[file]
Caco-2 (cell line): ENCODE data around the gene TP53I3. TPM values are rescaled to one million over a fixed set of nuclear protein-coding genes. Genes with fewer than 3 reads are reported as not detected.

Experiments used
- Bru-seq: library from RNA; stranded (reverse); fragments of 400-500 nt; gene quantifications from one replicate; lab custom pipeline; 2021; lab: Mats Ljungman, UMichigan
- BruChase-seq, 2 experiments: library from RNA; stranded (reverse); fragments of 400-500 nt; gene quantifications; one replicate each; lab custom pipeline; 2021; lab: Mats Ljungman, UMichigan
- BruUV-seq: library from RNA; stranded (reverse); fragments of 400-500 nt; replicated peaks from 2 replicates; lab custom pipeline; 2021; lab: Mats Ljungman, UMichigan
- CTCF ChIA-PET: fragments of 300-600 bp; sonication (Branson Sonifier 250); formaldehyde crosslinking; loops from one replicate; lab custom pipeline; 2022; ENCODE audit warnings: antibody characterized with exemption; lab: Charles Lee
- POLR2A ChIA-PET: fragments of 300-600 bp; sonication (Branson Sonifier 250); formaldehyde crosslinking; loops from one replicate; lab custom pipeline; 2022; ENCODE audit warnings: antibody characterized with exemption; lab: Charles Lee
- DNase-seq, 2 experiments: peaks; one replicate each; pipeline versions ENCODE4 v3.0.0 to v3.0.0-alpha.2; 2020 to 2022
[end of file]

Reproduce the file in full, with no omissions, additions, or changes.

Caco-2 (cell line): ENCODE data around the gene TP53I3. TPM values are rescaled to one million over a fixed set of nuclear protein-coding genes. Genes with fewer than 3 reads are reported as not detected.

Experiments used
- Bru-seq: library from RNA; stranded (reverse); fragments of 400-500 nt; gene quantifications from one replicate; lab custom pipeline; 2021; lab: Mats Ljungman, UMichigan
- BruChase-seq, 2 experiments: library from RNA; stranded (reverse); fragments of 400-500 nt; gene quantifications; one replicate each; lab custom pipeline; 2021; lab: Mats Ljungman, UMichigan
- BruUV-seq: library from RNA; stranded (reverse); fragments of 400-500 nt; replicated peaks from 2 replicates; lab custom pipeline; 2021; lab: Mats Ljungman, UMichigan
- CTCF ChIA-PET: fragments of 300-600 bp; sonication (Branson Sonifier 250); formaldehyde crosslinking; loops from one replicate; lab custom pipeline; 2022; ENCODE audit warnings: antibody characterized with exemption; lab: Charles Lee
- POLR2A ChIA-PET: fragments of 300-600 bp; sonication (Branson Sonifier 250); formaldehyde crosslinking; loops from one replicate; lab custom pipeline; 2022; ENCODE audit warnings: antibody characterized with exemption; lab: Charles Lee
- DNase-seq, 2 experiments: peaks; one replicate each; pipeline versions ENCODE4 v3.0.0 to v3.0.0-alpha.2; 2020 to 2022